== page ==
4. Insurance companies under group policies almost always provide the same coverage for hospital care and physician service in the hospital as for other conditions. Coverage of outpatient care is generally restricted as compared with that for general conditions. Under individual policies, care for mental conditions both in and out of hospitals is usually restricted or excluded.

5. Most other plans-the community group-practice and individual-practice plans, self-insured plans of employers or unions, and private group medical clinics-provide some coverage of mental conditions, although the benefit is often a limited one.

UTILIZATION

Hospital care.-The most reliable experience among plans functioning on a free-choice-of-physician, fee-for-service basis is the high option of the Blue Cross and Blue Shield plan for federal employees, covering over 4,000,000 persons. This program, under its basic benefits, provides full coverage of hospital care for mental conditions in general hospitals and member mental hospitals for 365 days per admission; under its supplemental benefits, it pays 80 percent of charges in non-member mental hospitals in excess of a general deductible of $100. Under both benefits in 1969 there were 5.7 hospital admissions for mental conditions per 1,000 covered population-4.2 percent of admissions for all conditions. Days of care for mental conditions numbered approximately 89.3 per 1,000 population and comprised 8.8 percent of total days for all conditions. Total charges for hospital care of mental conditions amounted to approximately $4.13 per person covered, equal to 6.3 percent of total charges for all conditions.

Data from 12 local Blue Cross plans (total enrollment more than 22 million), most of which provide only 30 days of care for mental illness in general hospitals, indicate an admission rate for mental conditions ranging from 1.4 to 6.3 per 1,000 population and days of care ranging from 23 to 111 per 1,000 population. Admissions for mental conditions ranged from two to four percent of those for all conditions and mental days from three to 11 percent of days for all conditions. Under eight plans of federal employee organizations, chiefly postal workers, admissions for mental disorders ranged from 2.1 to 4.9 per 1,000-from one to five percent of all admissions and mental days ranged from 38 to 161 per 1,000-four to 13 percent of days for all conditions.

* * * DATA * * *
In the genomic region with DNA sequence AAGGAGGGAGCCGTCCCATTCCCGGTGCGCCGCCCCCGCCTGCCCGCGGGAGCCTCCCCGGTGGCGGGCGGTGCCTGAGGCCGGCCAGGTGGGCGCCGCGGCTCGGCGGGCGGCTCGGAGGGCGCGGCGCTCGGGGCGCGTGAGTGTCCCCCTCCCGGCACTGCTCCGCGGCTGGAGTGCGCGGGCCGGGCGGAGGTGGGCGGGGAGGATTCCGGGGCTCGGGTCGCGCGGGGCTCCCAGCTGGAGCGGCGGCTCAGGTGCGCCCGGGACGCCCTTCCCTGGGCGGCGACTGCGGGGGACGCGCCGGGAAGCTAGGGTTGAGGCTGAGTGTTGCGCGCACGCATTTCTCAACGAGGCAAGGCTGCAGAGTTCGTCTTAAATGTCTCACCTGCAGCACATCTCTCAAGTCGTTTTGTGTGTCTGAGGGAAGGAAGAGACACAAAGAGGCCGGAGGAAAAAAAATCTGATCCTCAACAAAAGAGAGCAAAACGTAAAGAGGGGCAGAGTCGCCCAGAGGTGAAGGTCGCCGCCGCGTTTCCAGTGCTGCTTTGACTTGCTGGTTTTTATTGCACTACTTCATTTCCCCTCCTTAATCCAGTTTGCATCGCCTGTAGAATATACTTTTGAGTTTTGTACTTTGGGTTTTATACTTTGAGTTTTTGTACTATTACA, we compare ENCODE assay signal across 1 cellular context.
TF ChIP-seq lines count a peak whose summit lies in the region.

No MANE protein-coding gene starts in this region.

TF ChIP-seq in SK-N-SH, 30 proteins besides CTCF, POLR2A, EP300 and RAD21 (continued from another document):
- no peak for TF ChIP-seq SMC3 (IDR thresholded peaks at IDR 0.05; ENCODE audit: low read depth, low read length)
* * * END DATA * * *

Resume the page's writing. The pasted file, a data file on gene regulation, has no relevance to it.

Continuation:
Under nine prepaid group-practice plans, admissions for mental conditions ranged from 0.6 to 3.1 per 1,000 covered population and days of care from 2.7 to 54.0 per 1,000. Mental admissions ranged from one to five percent of those for all conditions and mental days of care from one to ten percent of those for all conditions. In these plans, utilization rates for mental conditions are significantly lower than those of plans functioning on a free-choice-of-physician basis, just as they are for general conditions, but the proportion of mental to total conditions is about the same.

Under Medicare (which provides the same hospital benefits in general hospitals for psychiatric conditions as for other conditions, but limits benefits in psychiatric hospitals to 190 days during a lifetime) discharges and days of care for psychiatric conditions in 1966 were at an annual rate of 3.3 and 50.8 per 1,000 covered population respectively, equal to 1.4 percent and 1.6 percent of the rates for all conditions. In 1969, total program expenditures for hospital care for psychiatric conditions in both general and psychiatric hospitals amounted to

approximately $4.40 per covered person, equal to two percent of expenditures for hospital care for all conditions.

Under Canada's federal-provincial program of hospital insurance, which provides complete hospital care in general hospitais for all conditions for as long as needed (but no coverage in mental hospitals), hospital discharges and days of care for mental conditions in 1967 numbered 4.7 and 83.4 per 1,000 population, respectively. This was equal to 3.1 and 4.6 percent of the rates for all conditions. In-hospital physician visits.-Under the high option of the Blue Cross and Blue Shield plan for federal employees there were 14 claims per 1,000 population for in-hospital visits and consultations for mental disorders, for a total of 57.6 visit days per 1,000 and benefit payments of 66 cents per covered person. Visit days for mental disorders were 9.7 percent of visit days for all conditions. Total benefit payments for mental illness amounted to 2.8 percent of all benefits under basic medical-surgical benefits (including surgery, anesthesia, maternity, X-ray, and laboratory) for all conditions.

Outpatient care (care for ambulatory patients).-Data are available for three different types of programs: (a) major medical plans, where the insurance pays 75 or 80 percent of charges in excess of a deductible; (b) programs on a freechoice-of-physician, fee-for-service basis which provide full coverage of the first few visits to a psychiatrist, with additional visits covered on an ascending scale of coinsurance; and (c) group-practice plans, which generally provide all necessary care (other than long-term intensive therapy) or full coverage of the first few initial visits with additional visits at a small extra charge.